Damien Chazelle’s incredible La La Land was the product of a young writer/director who tapped into his love and knowledge of classic films and musicals to craft a modern story which mixes the best of both worlds. He showed promise with the script for 10 Cloverfield Lane and his writing and directing on Whiplash. These early projects allowed him to gain the resources in Hollywood to ultimately knock it out of the park with La La Land. When the studio heads finally gave him the greenlight for his passion project, he ultimately produced a film that would earn 14 Oscar nominations (the highest any film has ever earned, tying Titanic and All About Eve) and win 6 Oscars (a feat matched by such films as The Godfather: Part 2, Star Wars, and one of La La Land‘s inspirations, An American in Paris). Not to trivialize the brilliant filmmaking, the expert cinematography, the beautiful songs, and the amazing chemistry of Emma Stone and Ryan Gosling… but the formula kind of makes sense, right? Find a young writer/director who is passionate about the history of film but has an eye for contemporary conventions, and- voila!- you have a movie that resonates with fans and critics alike!
Universal Monsters fans deserve something like that!
La La Land is simply dripping with the past, even as it stages some of the most amazing scenes in modern filmmaking. The movie feels like today, but it oozes the classics of yesteryear as it seamlessly slips into an augmented sense of Hollywood polish and flair during its various creative homages to the classics of the past.
And what do Universal Monsters fans get? A 1999 popcorn spectacle starring Brendan Fraser and CGI. This summer isn’t looking much better, as now we’ve got a 2017 popcorn spectacle starring Tom Cruise and CGI. To his credit, Cruise is a much better action star and he does do a ton of his own stunts. But when you think of the classic, gothic, atmospheric horror of yesteryear, do you really think of amazing stunts where Tom Cruise holds his breath for a long time? The film’s teaser poster featured a play on one of Ernest Thesiger’s famous lines from Bride of Frankenstein (“To a new world of Gods and monsters!), but the teaser trailer largely focused on a mind numbing plane crash.
And I get it: the budget for The Mummy (2017) is $125 million! With that kind of money at stake, Universal isn’t going to go completely back to its roots and offer an eager summer crowd- rabid for explosions and one-liners- something like this:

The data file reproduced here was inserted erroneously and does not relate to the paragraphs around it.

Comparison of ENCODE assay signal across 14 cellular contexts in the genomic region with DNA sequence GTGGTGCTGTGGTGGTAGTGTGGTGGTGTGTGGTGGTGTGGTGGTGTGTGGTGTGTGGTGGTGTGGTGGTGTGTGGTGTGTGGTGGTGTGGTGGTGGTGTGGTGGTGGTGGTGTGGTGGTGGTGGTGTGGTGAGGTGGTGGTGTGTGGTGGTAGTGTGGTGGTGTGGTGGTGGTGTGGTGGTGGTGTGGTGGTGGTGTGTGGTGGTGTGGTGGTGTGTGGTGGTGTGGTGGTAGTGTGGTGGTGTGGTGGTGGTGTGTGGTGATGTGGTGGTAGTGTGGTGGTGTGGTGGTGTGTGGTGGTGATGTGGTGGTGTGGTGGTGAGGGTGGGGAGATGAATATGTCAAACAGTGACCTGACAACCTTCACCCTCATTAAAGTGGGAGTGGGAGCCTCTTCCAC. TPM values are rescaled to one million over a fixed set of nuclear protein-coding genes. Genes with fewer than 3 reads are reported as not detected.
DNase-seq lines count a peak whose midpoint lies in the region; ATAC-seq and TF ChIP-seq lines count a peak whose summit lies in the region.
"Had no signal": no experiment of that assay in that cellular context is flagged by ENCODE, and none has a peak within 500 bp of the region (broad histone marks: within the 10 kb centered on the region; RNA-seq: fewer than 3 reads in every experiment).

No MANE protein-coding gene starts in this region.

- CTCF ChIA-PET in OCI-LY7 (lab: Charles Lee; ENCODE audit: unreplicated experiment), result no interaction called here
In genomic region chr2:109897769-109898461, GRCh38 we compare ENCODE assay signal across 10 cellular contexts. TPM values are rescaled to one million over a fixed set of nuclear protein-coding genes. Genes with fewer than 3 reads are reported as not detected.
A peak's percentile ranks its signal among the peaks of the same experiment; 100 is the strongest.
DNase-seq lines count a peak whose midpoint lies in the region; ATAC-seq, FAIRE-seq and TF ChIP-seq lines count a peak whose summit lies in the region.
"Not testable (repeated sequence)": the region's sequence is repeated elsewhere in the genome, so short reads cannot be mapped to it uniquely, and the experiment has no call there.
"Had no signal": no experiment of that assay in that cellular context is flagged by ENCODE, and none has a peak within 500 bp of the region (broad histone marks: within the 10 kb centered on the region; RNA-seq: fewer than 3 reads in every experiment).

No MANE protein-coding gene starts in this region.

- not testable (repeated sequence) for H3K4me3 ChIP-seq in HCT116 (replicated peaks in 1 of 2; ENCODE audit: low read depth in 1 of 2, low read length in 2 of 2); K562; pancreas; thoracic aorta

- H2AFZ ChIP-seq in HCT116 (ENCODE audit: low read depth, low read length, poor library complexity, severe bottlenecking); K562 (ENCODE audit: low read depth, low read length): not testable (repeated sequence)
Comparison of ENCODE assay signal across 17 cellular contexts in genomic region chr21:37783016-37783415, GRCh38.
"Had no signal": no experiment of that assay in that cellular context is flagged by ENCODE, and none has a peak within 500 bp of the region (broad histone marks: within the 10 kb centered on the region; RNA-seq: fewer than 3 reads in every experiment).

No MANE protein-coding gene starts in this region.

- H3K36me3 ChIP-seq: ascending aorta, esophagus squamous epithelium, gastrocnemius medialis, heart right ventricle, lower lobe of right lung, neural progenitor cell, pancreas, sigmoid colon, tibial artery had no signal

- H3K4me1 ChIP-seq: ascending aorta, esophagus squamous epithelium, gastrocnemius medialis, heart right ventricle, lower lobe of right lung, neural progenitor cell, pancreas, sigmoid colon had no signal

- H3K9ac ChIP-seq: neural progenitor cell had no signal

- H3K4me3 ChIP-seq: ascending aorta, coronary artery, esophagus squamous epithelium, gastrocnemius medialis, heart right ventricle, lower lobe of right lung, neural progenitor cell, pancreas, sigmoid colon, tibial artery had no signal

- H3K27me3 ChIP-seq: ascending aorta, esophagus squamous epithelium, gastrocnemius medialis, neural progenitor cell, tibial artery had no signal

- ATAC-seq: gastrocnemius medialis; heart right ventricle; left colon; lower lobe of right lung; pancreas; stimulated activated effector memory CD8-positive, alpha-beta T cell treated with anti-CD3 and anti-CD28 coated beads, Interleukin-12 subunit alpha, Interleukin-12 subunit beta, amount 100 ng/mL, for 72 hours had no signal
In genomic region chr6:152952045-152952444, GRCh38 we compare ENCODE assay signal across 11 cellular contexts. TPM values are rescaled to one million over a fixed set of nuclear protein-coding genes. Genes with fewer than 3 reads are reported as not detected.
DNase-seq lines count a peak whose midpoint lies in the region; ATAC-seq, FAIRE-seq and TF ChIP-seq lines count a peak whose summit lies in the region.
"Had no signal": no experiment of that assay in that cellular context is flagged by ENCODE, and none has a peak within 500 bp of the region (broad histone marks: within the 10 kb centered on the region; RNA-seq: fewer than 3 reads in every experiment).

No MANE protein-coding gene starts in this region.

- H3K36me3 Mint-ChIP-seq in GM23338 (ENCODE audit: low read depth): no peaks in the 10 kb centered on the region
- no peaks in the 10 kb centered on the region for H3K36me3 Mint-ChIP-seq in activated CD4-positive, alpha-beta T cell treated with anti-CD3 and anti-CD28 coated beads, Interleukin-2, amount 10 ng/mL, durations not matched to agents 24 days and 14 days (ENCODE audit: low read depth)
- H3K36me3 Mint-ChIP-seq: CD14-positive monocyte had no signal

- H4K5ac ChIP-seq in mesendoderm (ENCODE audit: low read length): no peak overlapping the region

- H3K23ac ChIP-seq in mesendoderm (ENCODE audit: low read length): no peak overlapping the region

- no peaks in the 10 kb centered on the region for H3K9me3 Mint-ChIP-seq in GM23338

But does a movie like The Mummy really need a budget of $125 million? To this day, horror movies are the king of turning a minuscule budget into a box office phenomenon. Why should the new wave of films featuring the original monsters be any different? Face it, the names alone are so recognizable that fans would hit the theaters if the film were a fraction of the budget. And a lower budget always equals more creative freedom.
It would be nice if Universal remembered that it was atmospheric horror- not mindless action- that drove the Universal Monsters classics. Sure, fans were frightened by these scenes and these characters in ways that wouldn’t be possible for our sensory overloaded 2017 minds; but fear wasn’t the only emotion that horror fans of yesteryear felt. They laughed at the witty and unusual characters of James Whale’s Frankenstein and Bride of Frankenstein. They marveled in awe of the incredible gothic set pieces of The Wolf Man and Dracula, and they felt empathy for the underwater Creature and all of the other maladjusted anti-heroic title characters I’ve just named!
Universal needs to remember this when fleshing out the remainder of their contemporary cinematic universe. They took a step in that direction when it was revealed in April that Bill Condon (director of 2017’s Beauty and the Beast, and- more importantly- Gods and Monsters, the 1998 biopic which dramatized the later years of James Whale) was in talks to direct their new Bride of Frankenstein. But let’s face it, the news was coming off of the tremendous success of Beauty and the Beast, and I’m sure Universal’s looking to replicate that success with a remake of what’s routinely called the greatest of the Universal Monsters films. But big budget movies don’t allow for big risks. La La Land‘s budget was just $30 million… it didn’t have to prove much at the box office before it could begin to make money. The gamble paid off: it’s earned nearly $443 million worldwide!
So, even if The Mummy is a smash hit at the box office when it launches this June (and especially if it isn’t), maybe Universal could throw us longtime Monsters fans a bone and give someone a shot at truly blending the past and the present with a legitimate love letter to the silver screen creatures that still keep us up at night! Robert Eggers proved with 2016’s The Witch that critics and fans will support a small budget prestige horror film that leaves behind the contemporary tropes which plague modern movies. Sure, the Fast and the Furious crowd won’t come out to see it, but the Universal Monsters crowd will have something new to really fall in love with. And I’m sure there are many talented up-and-comers who also love the source material and would do anything for a shot at respectfully mixing it with modern cinema. Who knows… maybe Damien Chazelle likes monsters as much as he likes musicals!